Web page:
A study by American scientists sheds light on the biochemical mechanism of the body’s response to fear. The results were published in the journal Current Biology.
Scientists from Columbia University (USA) and the Federal Polytechnic school of Lausanne (Switzerland), exploring the features of locomotor behavior in fruit flies, fruit flies, found that in the moment of fright in the insect organism secretes the hormone serotonin. Externally the release of serotonin is manifested as a sudden whole body vibration and instant stop.
A similar reaction to potential threat — shiver and automatic reflex fading — observed in virtually all animals, from insects and fish to humans. The internal mechanism of these reactions is likely similar. Researchers believe that serotonin is responsible for a sharp stupor, in which we get at a sudden surprise or just from surprise.
“Imagine that you are sitting in your living room with your family and suddenly the light goes out, or the earth will begin to shake — are in the press release of Columbia University, the head of research Richard Mann (Richard S. Mann). — Your reaction and the reaction of your family will be the same: you stop, freeze, and then go into a safe place.”
In the brain serotonin is closely linked to regulation of mood and emotion. But previous studies of flies and vertebrates have shown that it also affects the speed of movement of animals. Various functions of this hormone-neurotransmitter mediated by different groups of serotonin receptors.
During the experiment, the scientists manipulated the levels of serotonin and dopamine in the ventral nerve chain fly equivalent of the spinal cord of vertebrates and analyzed the changes in the nature of the movement of insect with special sensitive glass. The results were processed using the developed for this research program FlyWalker.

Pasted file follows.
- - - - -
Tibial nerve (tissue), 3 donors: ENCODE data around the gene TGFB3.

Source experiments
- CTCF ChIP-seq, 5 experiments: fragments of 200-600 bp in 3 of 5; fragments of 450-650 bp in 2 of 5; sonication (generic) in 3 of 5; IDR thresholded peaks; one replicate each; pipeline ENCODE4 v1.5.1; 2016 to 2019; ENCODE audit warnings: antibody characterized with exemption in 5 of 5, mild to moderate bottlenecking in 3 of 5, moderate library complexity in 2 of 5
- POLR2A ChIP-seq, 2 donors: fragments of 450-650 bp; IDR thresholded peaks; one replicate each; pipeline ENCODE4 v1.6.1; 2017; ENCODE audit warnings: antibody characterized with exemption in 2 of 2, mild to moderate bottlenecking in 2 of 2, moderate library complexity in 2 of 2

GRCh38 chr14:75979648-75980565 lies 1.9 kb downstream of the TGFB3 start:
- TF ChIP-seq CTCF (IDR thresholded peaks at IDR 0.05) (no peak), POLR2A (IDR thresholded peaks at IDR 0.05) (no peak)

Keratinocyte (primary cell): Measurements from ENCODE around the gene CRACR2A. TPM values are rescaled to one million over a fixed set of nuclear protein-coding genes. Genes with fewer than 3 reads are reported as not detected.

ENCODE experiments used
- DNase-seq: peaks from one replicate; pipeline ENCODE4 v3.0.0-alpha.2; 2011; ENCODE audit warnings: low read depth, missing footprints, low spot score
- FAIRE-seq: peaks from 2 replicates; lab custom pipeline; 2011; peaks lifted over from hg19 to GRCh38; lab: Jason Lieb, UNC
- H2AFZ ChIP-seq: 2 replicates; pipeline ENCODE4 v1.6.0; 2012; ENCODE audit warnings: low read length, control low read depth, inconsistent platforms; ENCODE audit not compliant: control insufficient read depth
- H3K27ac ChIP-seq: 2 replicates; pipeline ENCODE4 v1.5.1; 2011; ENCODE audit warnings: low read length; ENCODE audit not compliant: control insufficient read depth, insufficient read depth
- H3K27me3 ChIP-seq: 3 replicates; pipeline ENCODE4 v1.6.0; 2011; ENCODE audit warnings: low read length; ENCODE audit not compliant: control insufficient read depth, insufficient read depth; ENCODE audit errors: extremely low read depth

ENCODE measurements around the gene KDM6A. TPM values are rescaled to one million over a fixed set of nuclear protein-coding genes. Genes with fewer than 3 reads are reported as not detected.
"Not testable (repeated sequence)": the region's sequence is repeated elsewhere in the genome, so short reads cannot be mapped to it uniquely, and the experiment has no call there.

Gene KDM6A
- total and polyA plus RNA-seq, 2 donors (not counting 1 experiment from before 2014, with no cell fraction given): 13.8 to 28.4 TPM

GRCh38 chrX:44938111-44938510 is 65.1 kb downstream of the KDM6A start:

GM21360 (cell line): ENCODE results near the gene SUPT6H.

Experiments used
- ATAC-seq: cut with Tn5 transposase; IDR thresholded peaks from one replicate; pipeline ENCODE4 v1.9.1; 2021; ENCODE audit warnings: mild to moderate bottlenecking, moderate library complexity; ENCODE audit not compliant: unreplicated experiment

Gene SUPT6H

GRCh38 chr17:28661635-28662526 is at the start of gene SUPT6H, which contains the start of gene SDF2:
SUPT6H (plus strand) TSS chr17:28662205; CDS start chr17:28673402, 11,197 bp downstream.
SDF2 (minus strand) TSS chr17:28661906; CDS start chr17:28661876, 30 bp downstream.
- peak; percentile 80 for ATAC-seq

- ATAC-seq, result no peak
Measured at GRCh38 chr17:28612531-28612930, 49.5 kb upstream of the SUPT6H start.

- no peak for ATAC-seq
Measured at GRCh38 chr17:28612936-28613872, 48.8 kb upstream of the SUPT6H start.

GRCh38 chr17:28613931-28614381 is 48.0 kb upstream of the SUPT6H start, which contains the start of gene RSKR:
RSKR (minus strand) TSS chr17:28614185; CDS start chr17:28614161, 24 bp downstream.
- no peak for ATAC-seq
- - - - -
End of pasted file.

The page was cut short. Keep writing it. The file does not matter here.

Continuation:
As stress factors, the scientists chose two scenarios: turning off the lights and “mini-earthquake”. For the second experiment the glass plate with a fly was placed on the surface of the engine, producing sharp jerks.
“We found that in the moment of fright the serotonin acts as an emergency brake: fly freezes and joints of all legs are in suspense, says Dr. Mann. — After a short pause, the insect again starts to move.”
“We believe that this pause is very important — adds Claire Howard (Clare E. Howard), the first author of the article. — It allows the nervous system of a fly to gather information about sudden change and decide how it should react.”
Interestingly, although the initial reaction stops flies in both scenarios were the same, the subsequent walking speed is significantly different. In the scenario light-off gait flies were normal, and after the “earthquake” the fly continued to move much faster.
“Our results show that serotonin can interact with many types of nerve cells in flies that control movement and process sensory information, noted Dr. Mann. — We continue to research and hope to study the detailed molecular mechanism regulating the movement of other animals and possibly even people.”